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Food Allergies A Serious Problem For Children, Young People

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DURHAM — It only takes minutes for an allergic reaction to kill a child.

Potentially dangerous foods like peanuts and eggs are in restaurants, school cafeteriasand grocery stores. Selecting menus is not an easy task.

When Sharon Fakrat goes grocery shopping, it is like walking through a minefield. Her two year old son, Bryce, is allergic to nuts and dairy products.

"It's not so simple just to run in and fill your cart up with goodies," she says."You know what can be difficult? Shopping with a child [saying] 'mommy, mommy, look at this', [and] you look at thiswonderful packaging and you read the ingredients and this has whey, which is a milkproduct."

Six year old Sean Henshaw wears a medical bracelet to alert everyone to his food allergies

At Chesterbrook Academy, Sean's teacher, Kimberly Schlink, keeps hismedicine locked in the classroom.

"His mom brought in some pictures so we'd know what he'd look like if hehad a reaction," Schlink says.

His first aid bag is full of benadryl and a shot of epinephrine--or what's known asan eppy pen. The drug helps peoplebreath during a severe allergic reaction.

"In the beginning of the year I was very nervous about doing the right thing and knowing how to respond, but his momwent through everything we need to know for him."

Sean's mother, Susan Henshaw, wishes all schools had a standard plan todeal with children who have food allergies.

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"I took a look at the different schools around here and they said well we'll manage it you know we'll have the penlocked up in the nurses office and the nurse may or may not bethere. That's not good enough because he really has fiveminutes before he has to have the medicine or have an ambulance there," she says.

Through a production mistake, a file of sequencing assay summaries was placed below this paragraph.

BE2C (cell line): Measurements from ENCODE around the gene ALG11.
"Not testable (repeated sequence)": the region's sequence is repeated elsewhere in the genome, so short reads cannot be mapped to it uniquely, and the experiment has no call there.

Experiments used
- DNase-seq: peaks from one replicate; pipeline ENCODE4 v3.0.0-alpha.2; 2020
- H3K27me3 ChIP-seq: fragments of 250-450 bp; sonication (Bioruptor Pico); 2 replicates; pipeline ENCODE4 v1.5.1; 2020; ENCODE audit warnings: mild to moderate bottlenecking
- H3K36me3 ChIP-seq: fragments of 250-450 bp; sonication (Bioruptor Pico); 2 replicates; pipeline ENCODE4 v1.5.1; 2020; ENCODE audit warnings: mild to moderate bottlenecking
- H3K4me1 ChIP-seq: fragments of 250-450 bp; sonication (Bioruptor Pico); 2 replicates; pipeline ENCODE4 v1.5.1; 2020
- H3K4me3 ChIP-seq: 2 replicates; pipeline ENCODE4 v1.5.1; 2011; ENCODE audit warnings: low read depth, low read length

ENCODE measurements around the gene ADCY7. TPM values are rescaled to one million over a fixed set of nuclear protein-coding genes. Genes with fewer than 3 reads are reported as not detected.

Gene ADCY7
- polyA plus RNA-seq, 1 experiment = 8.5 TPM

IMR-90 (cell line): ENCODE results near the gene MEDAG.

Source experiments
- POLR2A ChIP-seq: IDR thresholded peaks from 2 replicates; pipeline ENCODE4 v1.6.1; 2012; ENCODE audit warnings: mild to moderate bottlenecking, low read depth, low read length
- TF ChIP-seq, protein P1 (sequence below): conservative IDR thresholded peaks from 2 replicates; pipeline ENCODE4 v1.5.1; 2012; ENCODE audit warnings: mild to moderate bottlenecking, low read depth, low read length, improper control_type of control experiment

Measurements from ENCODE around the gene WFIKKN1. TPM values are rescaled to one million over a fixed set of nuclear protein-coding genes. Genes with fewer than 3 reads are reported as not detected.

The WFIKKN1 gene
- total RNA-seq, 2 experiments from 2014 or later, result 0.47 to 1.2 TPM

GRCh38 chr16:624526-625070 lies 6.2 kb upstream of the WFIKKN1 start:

Even if an ambulance got there quickly, Sean could still be in trouble. In North CarolinaBasic Emergency Medical Technicians--or EMT's-- cannot administer epinephrine.

"They could stick a tube down his throat to help him breathe, but couldn't stop the reaction. That's a risk depending onhow far you are from the hospital," Henshaw says.

It is lunchtime at St. Mary Magdalene School in Apex and you will not find any of these kindergartners enjoying a peanutbutter and jelly sandwich. They are not allowed.

After noticing 10% of the students have peanut allergies--theschool decided to go "nut free". The principal, Robert Cadran, isespecially sensitive to the issue after losing his 19 year olddaughter Erica to a severe food allergy reaction six years ago.

"I wouldn't want any of my parents here at St. Mary Magdalene to go through what my wife and I went through with ourdaughter. I pray it won't happen to any students here."

St. Mary Magdalene believes all parents should be more cautious and better educatedabout food allergies.

It is estimated more than six million Americans have food allergies. Nearly 200 Americansdie each year because of severe allergic reactions.

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